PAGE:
C.P.Cavafy: Anthonism


  • Michael Tsianikas Flinders University


Includes image: 'allegorical scene', 1955.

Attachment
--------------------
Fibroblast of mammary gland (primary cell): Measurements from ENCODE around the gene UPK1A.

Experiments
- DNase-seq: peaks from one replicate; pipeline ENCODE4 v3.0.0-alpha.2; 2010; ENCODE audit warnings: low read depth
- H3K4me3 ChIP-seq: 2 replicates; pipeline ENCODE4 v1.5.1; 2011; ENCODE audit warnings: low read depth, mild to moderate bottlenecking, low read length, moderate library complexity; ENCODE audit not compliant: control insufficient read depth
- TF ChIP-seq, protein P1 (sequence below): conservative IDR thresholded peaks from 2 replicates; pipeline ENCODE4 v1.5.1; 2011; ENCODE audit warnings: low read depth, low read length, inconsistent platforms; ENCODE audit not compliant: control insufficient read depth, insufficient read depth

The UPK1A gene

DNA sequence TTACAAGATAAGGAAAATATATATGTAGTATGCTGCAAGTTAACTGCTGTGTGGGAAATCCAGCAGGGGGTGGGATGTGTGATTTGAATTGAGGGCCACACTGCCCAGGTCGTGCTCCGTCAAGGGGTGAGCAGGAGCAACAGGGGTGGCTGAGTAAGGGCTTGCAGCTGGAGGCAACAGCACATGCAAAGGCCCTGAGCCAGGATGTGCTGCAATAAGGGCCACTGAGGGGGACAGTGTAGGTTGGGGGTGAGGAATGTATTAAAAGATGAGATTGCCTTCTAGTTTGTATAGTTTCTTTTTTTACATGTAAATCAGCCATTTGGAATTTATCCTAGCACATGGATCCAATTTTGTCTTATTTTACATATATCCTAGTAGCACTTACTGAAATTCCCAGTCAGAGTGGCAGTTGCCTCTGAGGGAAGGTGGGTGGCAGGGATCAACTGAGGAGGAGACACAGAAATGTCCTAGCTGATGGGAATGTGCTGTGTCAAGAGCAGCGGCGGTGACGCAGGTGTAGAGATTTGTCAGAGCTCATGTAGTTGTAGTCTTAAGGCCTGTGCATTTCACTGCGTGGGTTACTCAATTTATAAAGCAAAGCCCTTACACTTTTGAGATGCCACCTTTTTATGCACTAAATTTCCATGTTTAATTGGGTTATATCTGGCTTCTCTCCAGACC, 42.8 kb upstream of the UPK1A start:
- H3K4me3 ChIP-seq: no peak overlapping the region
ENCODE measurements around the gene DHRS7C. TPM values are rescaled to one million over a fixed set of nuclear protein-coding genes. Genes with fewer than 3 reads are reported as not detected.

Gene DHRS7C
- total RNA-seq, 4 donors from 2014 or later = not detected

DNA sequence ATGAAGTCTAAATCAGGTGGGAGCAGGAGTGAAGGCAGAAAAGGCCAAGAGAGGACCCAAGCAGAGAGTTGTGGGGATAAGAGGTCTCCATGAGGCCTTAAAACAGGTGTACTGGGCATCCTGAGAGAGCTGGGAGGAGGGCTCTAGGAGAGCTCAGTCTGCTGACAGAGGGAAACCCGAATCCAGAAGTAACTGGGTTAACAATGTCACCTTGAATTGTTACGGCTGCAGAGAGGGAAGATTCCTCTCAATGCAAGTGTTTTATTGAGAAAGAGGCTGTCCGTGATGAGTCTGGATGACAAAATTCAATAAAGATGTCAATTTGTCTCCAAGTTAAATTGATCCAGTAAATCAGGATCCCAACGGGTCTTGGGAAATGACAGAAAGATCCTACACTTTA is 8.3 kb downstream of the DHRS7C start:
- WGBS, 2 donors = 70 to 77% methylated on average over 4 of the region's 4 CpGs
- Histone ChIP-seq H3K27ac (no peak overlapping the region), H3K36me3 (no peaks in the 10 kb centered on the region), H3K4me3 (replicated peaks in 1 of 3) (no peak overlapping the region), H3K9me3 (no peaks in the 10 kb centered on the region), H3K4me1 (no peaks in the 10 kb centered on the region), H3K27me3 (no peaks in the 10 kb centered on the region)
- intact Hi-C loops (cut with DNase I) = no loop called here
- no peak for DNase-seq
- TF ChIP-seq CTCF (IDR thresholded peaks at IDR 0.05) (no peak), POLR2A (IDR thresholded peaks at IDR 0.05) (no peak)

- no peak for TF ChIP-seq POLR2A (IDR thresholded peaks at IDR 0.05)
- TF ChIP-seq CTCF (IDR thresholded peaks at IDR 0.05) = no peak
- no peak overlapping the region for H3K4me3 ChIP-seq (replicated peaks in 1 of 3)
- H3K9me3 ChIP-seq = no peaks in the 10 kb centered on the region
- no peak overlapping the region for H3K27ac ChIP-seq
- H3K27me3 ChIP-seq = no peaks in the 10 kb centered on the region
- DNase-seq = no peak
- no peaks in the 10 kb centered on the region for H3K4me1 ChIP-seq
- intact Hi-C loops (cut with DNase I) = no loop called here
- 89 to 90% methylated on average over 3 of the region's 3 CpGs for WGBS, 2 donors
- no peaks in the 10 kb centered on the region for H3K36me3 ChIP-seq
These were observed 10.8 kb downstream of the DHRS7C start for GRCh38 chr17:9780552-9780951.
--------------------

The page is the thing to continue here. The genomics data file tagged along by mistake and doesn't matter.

The word intermezzo is mainly understood as musical terminology. The “archaeology” of this word is rich from the Renaissance to today. It describes a piece of music, which inserts itself into the middle of a musical performance and stirs up feelings that are almost unfathomable. The 19th century, in particular, enriched it with a more lyrical and intrusive character, making it more surprising and almost independent from the rest of the work to which is belonging. Mendelssohn inspired the famous Shakespearean Midsummer Night’s Dream; Brahms attached more emotion to it; and Puccini made use of an intermezzo in his opera Madame Butterfly, which introduced a new dimension into his work, pleasant and traumatic. Perhaps no other intermezzo is so intrusive and enigmatic as that of Shostakovich in String Quartet 15, which lasts a little more than a minute. What, then, is the essence of intermezzos? Are they just for fun and relaxation? Are they different from the rest of the work that they are contained in? I believe they represent the essence of a distilled and “organic” music, full of freeing lyricism, that accompanies a profound transformation which transcends everything and from which a totally new situation will arise. This new situation is going out of control, as if the music itself is revealing the force of a musical “matter” which could be almost touched like an object